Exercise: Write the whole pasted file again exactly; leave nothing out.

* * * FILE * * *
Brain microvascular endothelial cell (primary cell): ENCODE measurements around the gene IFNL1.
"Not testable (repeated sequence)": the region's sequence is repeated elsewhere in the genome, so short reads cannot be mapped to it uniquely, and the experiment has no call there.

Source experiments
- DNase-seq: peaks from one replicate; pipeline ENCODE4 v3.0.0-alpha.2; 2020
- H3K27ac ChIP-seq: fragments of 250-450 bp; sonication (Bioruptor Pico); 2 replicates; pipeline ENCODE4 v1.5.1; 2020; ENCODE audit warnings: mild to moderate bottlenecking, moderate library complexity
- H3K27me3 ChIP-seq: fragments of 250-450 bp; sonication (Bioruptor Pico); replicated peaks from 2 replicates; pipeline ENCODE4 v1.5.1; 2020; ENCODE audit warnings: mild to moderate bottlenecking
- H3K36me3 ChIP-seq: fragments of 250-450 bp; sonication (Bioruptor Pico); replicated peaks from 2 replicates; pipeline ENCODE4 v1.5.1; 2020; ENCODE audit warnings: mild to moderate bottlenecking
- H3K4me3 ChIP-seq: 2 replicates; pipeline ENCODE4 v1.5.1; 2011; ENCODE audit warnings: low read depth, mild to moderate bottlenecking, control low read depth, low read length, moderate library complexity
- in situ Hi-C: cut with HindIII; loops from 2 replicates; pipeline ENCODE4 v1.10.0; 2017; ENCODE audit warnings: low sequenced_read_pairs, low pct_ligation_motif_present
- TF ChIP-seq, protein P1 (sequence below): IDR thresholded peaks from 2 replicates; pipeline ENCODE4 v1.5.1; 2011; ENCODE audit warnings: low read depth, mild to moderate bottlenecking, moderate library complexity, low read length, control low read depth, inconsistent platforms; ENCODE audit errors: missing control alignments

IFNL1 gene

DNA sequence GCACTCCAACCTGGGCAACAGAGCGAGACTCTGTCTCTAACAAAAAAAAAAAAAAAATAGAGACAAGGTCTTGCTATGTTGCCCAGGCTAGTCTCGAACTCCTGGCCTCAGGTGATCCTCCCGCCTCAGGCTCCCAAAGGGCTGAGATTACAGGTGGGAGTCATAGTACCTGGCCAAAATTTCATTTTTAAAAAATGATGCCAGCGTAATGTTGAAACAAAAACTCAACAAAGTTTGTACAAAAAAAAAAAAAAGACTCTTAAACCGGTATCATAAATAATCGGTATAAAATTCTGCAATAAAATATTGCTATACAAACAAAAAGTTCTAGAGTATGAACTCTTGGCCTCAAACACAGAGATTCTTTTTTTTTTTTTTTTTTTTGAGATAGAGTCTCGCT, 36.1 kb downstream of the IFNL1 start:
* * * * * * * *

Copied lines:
Brain microvascular endothelial cell (primary cell): ENCODE measurements around the gene IFNL1.
"Not testable (repeated sequence)": the region's sequence is repeated elsewhere in the genome, so short reads cannot be mapped to it uniquely, and the experiment has no call there.

Source experiments
- DNase-seq: peaks from one replicate; pipeline ENCODE4 v3.0.0-alpha.2; 2020
- H3K27ac ChIP-seq: fragments of 250-450 bp; sonication (Bioruptor Pico); 2 replicates; pipeline ENCODE4 v1.5.1; 2020; ENCODE audit warnings: mild to moderate bottlenecking, moderate library complexity
- H3K27me3 ChIP-seq: fragments of 250-450 bp; sonication (Bioruptor Pico); replicated peaks from 2 replicates; pipeline ENCODE4 v1.5.1; 2020; ENCODE audit warnings: mild to moderate bottlenecking
- H3K36me3 ChIP-seq: fragments of 250-450 bp; sonication (Bioruptor Pico); replicated peaks from 2 replicates; pipeline ENCODE4 v1.5.1; 2020; ENCODE audit warnings: mild to moderate bottlenecking
- H3K4me3 ChIP-seq: 2 replicates; pipeline ENCODE4 v1.5.1; 2011; ENCODE audit warnings: low read depth, mild to moderate bottlenecking, control low read depth, low read length, moderate library complexity
- in situ Hi-C: cut with HindIII; loops from 2 replicates; pipeline ENCODE4 v1.10.0; 2017; ENCODE audit warnings: low sequenced_read_pairs, low pct_ligation_motif_present
- TF ChIP-seq, protein P1 (sequence below): IDR thresholded peaks from 2 replicates; pipeline ENCODE4 v1.5.1; 2011; ENCODE audit warnings: low read depth, mild to moderate bottlenecking, moderate library complexity, low read length, control low read depth, inconsistent platforms; ENCODE audit errors: missing control alignments

IFNL1 gene

DNA sequence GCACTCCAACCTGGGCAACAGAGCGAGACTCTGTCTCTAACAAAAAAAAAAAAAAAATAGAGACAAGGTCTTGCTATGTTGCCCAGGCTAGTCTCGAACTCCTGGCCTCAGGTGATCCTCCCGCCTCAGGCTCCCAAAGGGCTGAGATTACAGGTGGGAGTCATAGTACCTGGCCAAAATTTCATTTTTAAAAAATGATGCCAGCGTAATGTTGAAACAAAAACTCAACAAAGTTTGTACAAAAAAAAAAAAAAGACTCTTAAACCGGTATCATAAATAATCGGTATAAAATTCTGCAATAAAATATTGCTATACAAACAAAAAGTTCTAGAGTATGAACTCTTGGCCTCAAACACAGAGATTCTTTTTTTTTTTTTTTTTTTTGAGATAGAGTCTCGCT, 36.1 kb downstream of the IFNL1 start: